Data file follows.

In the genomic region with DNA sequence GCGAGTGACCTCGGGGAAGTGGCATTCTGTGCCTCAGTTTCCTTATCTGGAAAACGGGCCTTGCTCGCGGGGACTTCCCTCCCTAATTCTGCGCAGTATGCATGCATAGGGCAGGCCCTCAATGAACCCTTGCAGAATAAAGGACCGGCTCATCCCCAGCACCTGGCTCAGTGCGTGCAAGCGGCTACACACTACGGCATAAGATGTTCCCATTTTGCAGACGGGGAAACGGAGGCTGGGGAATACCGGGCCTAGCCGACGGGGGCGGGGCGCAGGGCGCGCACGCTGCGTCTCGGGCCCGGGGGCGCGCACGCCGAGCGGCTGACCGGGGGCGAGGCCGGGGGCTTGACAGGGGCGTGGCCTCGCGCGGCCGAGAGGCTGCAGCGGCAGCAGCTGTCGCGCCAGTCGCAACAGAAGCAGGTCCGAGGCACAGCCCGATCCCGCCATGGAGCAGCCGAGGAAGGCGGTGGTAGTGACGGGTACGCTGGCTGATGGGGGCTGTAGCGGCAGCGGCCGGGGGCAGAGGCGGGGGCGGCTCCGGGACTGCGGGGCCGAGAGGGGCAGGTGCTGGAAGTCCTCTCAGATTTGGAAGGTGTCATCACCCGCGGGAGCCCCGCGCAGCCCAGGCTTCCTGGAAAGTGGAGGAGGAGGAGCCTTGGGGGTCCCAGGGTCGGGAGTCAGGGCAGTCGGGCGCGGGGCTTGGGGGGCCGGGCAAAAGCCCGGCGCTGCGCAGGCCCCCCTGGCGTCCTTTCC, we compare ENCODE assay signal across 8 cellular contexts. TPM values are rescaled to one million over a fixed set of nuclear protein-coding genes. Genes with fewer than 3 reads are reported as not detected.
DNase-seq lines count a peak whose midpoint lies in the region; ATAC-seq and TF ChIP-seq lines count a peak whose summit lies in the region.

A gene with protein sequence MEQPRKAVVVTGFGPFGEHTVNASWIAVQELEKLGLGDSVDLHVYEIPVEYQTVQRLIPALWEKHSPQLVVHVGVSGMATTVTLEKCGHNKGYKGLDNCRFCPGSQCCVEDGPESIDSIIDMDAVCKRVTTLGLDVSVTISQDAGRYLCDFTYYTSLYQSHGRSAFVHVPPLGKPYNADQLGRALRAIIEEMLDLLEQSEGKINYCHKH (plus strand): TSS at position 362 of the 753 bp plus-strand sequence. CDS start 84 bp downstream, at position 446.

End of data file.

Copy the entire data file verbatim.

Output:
In the genomic region with DNA sequence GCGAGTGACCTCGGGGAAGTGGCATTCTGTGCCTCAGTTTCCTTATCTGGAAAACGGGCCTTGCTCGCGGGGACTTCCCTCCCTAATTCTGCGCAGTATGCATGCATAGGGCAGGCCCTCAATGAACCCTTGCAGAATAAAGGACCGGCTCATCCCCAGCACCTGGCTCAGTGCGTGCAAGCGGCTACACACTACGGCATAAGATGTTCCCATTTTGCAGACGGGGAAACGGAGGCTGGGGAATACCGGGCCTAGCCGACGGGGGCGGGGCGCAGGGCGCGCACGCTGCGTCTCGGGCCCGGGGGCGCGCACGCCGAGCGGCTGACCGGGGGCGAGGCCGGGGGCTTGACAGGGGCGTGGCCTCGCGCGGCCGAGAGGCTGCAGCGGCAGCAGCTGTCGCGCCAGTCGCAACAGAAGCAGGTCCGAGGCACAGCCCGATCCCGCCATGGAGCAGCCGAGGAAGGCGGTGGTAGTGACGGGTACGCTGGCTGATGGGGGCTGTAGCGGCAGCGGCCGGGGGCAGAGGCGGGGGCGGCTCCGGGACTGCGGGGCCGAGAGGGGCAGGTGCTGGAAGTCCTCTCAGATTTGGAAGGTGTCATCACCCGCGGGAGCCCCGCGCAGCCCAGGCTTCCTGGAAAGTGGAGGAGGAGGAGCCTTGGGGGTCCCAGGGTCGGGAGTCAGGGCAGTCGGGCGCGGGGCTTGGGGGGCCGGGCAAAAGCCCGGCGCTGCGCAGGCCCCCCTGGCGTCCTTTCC, we compare ENCODE assay signal across 8 cellular contexts. TPM values are rescaled to one million over a fixed set of nuclear protein-coding genes. Genes with fewer than 3 reads are reported as not detected.
DNase-seq lines count a peak whose midpoint lies in the region; ATAC-seq and TF ChIP-seq lines count a peak whose summit lies in the region.

A gene with protein sequence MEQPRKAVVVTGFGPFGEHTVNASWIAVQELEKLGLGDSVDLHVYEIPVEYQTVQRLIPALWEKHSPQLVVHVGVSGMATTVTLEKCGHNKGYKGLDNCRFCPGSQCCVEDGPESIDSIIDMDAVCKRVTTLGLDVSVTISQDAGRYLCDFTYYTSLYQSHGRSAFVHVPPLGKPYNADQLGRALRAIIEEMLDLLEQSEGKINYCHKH (plus strand): TSS at position 362 of the 753 bp plus-strand sequence. CDS start 84 bp downstream, at position 446.